Catracha has been supported by Royal Coffee for five years. In 2012, Max Nicholas-Fulmer, Royal’s CEO, and green buyers from Roast Co and Blue Bottle Coffee visited Santa Elena and hosted a quality cupping for local producers. The trip and Mayra’s story is chronicled in the film “The Way Back to Yarasquin,” produced by Sarah Gerber (watch it!).
The Catracha Quality Project was created to support the production of specialty coffee in Santa Elena through standardized and optimized post-harvest processes. The quality project team collected data during the harvest and is now processing that information. The team includes Arvin Juan, Andy Noblet, John Casazza, myself and everyone leading the charge at The Crown: Royal Coffee Lab & Tasting Room.
Above: Catracha Coffee’s Lowell Powell has been leading the quality project’s data team.
During the peak harvest season — December, January and February — farmers in Santa Elena agreed to collect information at four different micro-wet mills for the Catracha Quality Project. Farmers collected data each day that they harvested and processed coffee cherry.
The participating farmers recorded the weight of the picked cherry and rejected cherry, that is coffee that was not ultimately processed. They also recorded the amount of time that the de-pulped coffee fermented and measured the pH of the mucilage in the tank at the beginning and end of the fermentation period.
Farmers recorded the amount of time that the coffee parchment dried on patios and on raised beds inside solar dryers. While all of this data was being meticulously hand recorded by diligent producers, data loggers were simultaneously capturing the humidity and temperature—both ambient and inside the solar dryers—around the clock.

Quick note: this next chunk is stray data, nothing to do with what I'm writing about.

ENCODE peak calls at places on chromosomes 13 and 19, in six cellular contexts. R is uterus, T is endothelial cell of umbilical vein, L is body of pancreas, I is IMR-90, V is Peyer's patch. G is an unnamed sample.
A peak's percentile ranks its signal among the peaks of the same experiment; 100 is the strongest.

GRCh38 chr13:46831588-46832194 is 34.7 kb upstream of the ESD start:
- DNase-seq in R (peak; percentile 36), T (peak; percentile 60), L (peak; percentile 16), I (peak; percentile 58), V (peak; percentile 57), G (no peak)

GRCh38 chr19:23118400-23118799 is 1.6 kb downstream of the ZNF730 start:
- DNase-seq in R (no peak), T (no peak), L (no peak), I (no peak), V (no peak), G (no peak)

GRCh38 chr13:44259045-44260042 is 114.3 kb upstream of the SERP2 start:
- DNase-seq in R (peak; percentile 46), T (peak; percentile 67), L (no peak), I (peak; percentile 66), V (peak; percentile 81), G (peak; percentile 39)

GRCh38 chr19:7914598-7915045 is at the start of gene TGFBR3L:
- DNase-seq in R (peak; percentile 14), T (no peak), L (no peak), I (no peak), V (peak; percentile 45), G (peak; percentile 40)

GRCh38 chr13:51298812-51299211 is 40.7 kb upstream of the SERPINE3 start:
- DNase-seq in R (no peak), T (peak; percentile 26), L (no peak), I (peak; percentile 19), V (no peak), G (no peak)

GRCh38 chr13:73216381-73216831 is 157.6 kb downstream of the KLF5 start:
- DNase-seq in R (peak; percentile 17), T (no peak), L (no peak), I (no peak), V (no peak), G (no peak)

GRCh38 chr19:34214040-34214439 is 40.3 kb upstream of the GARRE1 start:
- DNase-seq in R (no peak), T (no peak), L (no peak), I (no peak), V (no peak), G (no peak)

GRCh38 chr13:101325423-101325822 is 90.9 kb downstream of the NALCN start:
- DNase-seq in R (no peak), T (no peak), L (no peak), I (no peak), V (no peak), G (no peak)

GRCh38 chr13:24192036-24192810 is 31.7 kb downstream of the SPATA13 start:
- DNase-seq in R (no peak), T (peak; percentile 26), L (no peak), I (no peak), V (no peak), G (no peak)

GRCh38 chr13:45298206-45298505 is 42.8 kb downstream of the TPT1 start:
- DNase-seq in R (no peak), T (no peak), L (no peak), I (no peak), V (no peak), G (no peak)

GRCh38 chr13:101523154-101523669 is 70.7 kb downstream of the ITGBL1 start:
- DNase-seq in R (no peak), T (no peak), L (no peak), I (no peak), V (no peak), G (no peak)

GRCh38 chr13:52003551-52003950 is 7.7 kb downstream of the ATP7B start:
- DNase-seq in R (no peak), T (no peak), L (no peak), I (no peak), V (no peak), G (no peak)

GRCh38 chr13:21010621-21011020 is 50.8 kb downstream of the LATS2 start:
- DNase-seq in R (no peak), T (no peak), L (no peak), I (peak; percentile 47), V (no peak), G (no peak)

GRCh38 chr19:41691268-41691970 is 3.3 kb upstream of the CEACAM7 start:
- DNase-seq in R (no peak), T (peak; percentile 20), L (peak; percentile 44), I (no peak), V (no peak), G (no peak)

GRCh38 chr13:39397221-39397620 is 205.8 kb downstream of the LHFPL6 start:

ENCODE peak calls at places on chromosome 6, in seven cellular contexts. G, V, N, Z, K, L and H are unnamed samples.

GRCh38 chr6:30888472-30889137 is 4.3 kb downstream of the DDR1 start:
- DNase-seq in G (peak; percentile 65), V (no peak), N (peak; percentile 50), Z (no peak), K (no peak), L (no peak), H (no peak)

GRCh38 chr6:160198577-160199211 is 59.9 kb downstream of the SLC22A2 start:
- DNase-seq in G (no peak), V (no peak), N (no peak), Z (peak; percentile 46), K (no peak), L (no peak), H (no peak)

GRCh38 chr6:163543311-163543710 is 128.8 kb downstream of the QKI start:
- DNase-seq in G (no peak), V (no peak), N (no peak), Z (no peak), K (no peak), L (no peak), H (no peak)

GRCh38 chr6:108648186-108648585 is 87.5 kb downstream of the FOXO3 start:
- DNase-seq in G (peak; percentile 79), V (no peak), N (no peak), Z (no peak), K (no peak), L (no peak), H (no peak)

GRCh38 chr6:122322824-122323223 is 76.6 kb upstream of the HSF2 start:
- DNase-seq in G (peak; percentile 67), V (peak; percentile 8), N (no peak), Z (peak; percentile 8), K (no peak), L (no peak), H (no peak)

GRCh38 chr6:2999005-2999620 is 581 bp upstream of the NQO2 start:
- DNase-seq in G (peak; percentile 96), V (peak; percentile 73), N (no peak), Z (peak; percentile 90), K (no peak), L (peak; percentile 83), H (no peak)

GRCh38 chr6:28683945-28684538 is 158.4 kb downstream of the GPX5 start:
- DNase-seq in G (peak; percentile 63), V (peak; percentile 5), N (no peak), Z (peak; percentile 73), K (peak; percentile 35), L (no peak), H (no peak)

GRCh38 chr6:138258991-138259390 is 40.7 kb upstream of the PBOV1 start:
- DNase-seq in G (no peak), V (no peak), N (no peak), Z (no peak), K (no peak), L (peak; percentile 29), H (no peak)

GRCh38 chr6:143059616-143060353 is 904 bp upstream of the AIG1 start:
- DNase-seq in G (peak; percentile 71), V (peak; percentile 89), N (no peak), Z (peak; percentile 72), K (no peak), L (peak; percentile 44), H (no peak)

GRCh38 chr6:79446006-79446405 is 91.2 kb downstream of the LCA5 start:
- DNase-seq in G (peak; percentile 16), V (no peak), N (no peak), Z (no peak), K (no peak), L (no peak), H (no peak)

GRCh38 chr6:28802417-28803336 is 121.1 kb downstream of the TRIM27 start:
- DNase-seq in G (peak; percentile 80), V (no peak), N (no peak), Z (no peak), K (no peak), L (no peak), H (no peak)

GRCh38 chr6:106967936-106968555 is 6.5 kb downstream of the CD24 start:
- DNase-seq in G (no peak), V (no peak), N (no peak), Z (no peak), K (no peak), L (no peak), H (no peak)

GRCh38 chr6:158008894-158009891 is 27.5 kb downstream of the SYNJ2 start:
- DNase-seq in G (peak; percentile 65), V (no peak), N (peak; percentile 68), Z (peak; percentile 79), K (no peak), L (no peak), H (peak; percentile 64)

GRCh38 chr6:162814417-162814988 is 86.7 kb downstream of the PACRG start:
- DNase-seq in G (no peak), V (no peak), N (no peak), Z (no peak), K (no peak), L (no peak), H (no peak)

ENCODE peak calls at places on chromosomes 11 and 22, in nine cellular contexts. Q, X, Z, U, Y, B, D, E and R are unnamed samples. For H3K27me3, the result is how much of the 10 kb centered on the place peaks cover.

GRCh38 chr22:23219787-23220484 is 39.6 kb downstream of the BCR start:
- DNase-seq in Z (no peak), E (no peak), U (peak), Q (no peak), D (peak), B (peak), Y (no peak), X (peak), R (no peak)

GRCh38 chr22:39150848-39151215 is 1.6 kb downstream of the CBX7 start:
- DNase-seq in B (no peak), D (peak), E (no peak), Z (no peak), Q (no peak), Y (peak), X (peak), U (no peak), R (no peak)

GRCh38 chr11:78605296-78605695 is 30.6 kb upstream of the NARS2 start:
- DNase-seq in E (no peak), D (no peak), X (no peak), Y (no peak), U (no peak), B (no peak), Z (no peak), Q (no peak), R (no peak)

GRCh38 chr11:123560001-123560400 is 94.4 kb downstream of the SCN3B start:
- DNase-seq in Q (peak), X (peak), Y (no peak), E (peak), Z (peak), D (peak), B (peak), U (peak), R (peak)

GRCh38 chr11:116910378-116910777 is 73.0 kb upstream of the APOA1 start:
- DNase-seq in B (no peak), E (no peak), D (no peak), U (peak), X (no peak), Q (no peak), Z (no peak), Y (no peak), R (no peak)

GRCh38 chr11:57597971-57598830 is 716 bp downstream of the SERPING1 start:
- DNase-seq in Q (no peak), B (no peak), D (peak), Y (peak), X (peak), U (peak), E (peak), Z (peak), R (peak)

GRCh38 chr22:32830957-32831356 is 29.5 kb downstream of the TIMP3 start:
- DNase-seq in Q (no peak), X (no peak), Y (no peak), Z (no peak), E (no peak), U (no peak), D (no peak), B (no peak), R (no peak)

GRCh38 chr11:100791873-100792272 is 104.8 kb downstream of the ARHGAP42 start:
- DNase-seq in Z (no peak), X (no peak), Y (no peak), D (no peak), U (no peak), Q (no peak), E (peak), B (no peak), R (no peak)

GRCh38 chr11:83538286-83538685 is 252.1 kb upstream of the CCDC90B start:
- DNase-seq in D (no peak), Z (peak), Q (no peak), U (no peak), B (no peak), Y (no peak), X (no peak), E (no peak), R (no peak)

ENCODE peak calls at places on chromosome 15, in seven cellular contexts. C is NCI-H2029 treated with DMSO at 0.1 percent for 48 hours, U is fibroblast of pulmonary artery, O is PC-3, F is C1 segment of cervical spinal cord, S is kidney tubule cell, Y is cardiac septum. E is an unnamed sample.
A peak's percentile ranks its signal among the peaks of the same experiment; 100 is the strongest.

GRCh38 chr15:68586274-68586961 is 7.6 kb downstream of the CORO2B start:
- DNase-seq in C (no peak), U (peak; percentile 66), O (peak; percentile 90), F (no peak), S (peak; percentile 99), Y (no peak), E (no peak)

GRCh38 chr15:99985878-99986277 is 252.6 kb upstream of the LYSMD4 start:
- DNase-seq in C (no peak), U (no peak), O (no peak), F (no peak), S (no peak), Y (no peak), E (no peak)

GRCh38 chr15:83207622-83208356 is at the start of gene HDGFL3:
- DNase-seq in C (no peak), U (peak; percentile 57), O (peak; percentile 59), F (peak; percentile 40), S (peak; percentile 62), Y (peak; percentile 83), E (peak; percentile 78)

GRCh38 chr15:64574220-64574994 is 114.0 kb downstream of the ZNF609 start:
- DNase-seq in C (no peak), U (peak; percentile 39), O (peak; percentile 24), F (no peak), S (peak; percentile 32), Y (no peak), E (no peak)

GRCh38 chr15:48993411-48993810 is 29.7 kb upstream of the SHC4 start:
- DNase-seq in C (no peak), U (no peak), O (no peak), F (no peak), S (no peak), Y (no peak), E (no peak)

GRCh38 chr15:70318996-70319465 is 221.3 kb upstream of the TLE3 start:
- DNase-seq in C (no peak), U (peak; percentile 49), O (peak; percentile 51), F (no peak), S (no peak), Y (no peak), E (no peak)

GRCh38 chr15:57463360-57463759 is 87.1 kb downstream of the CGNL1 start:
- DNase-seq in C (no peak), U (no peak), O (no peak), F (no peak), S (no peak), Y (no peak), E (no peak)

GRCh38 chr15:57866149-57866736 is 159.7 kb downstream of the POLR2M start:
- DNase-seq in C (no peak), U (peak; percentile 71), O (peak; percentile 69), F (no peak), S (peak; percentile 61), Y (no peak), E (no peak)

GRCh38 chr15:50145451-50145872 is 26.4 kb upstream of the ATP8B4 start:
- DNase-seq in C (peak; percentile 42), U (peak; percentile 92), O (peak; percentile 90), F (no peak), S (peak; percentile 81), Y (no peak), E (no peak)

After the coffee was processed and before it was prepared for export, a sample from each day of the harvest on all four wet-mills was collected and shipped to Royal Coffee’s lab in Emeryville, California.In April, 43 samples from more than half a dozen farmers were evaluated on the Royal cupping table by coffee professionals from Blue Bottle Coffee, Flying Goat, Equator, Andytown, Mr. Espresso, and Tico Roasters.
Since this cupping, our team has been working to turn all the data into useful baseline information for farmers, and for our customers. In the coming weeks, we will be publishing our results on the Royal blog, so please check back here.
When Mayra founded Catracha Coffee Company in 2010, she wanted a coffee business that would have an impact in the community of Santa Elena. The project is in service of that mission, through increased transparency, detailed data analysis and collaboration — between producer, importer, and roaster.
Catracha founder Mayra Orellana-Powell walks through a solar dryer with Patrick Mulvaney, owner of the Sacramento restaurant Mulvaney’s B&L that serves Catracha coffee. The coffee is roasted by Old Soul Co.
Amazing job. You guys rock. Larga vida a los productores de café y la cadena de commercialization más justa